When Danish Kurani left his large architecture firm in 2011 to study urban design at Harvard, he began to conceive of a design firm that would tackle almost every social issue imaginable: inequality, access to housing and clean water, health, you name it.
That idea would become Kurani, which he founded in 2013 in Atlanta. Eventually the firm decided to focus, by taking on what it saw as the root of so many social ailments: education.
“We treat the symptoms,” Kurani says. “Working towards better education is the most proactive thing we can do.”
Kurani’s partners — mainly schools and adult education centers in places like Houston, Denver and as far away as Victoria, Australia — share that belief.
Many schools are relegated to working in outdated facilities, in forms that no longer follow their function. Kurani saw an opportunity for design to make a difference.
“Because of the baby boomers, lots of schools were built in the 1950s and 1960s,” he says. “Those are coming to the end of their shelf life. And since the 1960s, education has changed so much, both in the way we approach it and the way we participate in it. Learning has changed but facilities haven’t. That’s where we come in.”
When Kurani was tasked recently with creating a campus design for EPIC Schools, a new and expanding network of public high schools in New York City, the firm was faced with the usual challenges: lack of funding, lack of space, old buildings. The sites they were given to work with were what you might expect of a city school: low ceilings, small communal spaces and rows of identical 28-foot-by-28-foot classrooms.
EPIC High Schools are one of New York City’s answers to low college and career readiness for African-American and Latino students. The city’s Department of Education envisioned an experience unlike the test-based curriculum of so many other public schools.
EPIC focuses instead on early college exposure, social responsibility, critical thinking, connecting students to industry, and one-on-one mentoring. EPIC aimed for a more project-based, interdisciplinary curriculum.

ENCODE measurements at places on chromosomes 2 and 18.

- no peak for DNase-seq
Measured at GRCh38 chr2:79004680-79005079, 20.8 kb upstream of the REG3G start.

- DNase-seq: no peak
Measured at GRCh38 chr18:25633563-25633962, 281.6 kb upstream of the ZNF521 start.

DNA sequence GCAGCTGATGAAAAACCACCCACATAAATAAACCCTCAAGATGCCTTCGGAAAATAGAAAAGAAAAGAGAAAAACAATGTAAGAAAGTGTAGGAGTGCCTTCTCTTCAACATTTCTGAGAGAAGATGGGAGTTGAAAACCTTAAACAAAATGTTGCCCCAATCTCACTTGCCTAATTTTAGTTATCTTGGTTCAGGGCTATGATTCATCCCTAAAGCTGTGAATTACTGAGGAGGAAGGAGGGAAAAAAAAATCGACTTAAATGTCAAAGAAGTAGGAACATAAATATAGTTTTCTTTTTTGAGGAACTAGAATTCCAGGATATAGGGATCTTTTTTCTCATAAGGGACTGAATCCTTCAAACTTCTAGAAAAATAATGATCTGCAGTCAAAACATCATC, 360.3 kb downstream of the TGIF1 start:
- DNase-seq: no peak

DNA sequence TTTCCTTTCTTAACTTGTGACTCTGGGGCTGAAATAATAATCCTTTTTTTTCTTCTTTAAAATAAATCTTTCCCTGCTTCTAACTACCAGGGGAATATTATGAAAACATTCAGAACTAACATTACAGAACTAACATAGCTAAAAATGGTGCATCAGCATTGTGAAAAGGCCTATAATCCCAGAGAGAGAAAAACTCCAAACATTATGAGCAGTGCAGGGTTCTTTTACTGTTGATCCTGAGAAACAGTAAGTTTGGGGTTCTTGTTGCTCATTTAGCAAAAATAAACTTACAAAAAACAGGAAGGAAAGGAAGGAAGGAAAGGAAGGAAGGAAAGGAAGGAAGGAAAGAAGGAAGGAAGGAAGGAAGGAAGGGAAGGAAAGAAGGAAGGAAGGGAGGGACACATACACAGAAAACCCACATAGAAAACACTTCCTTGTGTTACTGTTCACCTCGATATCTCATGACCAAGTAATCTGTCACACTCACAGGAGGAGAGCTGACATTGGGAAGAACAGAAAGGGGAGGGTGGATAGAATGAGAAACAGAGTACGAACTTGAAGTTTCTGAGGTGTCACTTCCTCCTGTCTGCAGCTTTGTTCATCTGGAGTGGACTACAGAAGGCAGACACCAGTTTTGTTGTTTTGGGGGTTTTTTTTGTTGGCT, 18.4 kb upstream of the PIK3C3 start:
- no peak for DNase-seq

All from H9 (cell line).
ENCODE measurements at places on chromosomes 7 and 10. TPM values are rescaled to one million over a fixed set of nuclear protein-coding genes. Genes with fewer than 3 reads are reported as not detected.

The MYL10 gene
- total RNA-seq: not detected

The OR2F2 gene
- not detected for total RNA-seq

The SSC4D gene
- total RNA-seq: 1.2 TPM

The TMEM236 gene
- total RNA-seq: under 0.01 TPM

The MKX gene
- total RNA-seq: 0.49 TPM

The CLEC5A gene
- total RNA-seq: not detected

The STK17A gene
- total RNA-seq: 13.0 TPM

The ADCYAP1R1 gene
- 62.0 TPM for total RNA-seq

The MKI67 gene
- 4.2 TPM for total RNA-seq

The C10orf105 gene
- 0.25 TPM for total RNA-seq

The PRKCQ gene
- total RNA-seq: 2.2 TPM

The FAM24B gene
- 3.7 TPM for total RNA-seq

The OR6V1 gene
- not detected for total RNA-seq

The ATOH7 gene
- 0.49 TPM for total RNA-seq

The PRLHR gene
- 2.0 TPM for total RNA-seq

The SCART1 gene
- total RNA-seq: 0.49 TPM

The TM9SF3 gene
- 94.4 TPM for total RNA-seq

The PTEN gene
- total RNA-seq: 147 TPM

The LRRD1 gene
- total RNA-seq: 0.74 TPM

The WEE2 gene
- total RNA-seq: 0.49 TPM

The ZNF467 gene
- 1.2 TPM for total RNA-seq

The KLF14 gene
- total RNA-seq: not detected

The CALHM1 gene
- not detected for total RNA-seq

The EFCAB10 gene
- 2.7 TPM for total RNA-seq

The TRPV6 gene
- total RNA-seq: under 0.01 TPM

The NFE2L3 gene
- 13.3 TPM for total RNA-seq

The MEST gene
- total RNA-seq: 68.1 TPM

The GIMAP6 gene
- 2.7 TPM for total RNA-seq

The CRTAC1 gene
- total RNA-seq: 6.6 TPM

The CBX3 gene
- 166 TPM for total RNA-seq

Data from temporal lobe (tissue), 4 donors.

The campus design started from the logic that if lines between subjects are no longer clear, then lines between classrooms should not be either.
Working with schools especially, Kurani sees the value of “taking the school and nearby residents through a period of research, observation, and self-discovery,” he says. “It allows us to base design on meaningful insights about the project’s users and their daily lives.”
He calls this “community-centric design,” and it has dictated all of his projects so far.
Working with teachers, administrators, students and parents, Kurani developed a campus plan to reflect EPIC’s goals. Teachers touched on the difficulty of carrying out project-based lessons without the necessary spaces to support them.
Kurani had to keep the 28-by-28 classroom grid, but the solution was to make each of those spaces unique.
A room designed for debates and discussions has a sunken “pit” filled with foam cubes that can be arranged into various seating options, from a round table to an amphitheater.
The Living Room, Coworking Dens and Rolling Pods are all “breakout spaces” configurable for group work or one-on-one coaching.
There is also an area called the “Learning Partner Incubator,” a workspace where individuals or organizations from outside the school will take up temporary residence for a term, with the goal of engaging students in real-world projects.
Now that the design is ready, the EPIC Schools just need the money to put it into practice. They are actively fundraising.
“Working with Danish was really valuable,” says John Duval, who directs the team at the city’s Department of Education that oversaw the collaboration. “The concepts in the EPIC prototype give us real glimpses into what these could look like based on designing them around the needs of the people who go there every day — students, teachers and parents.”
Originally published on NPR.org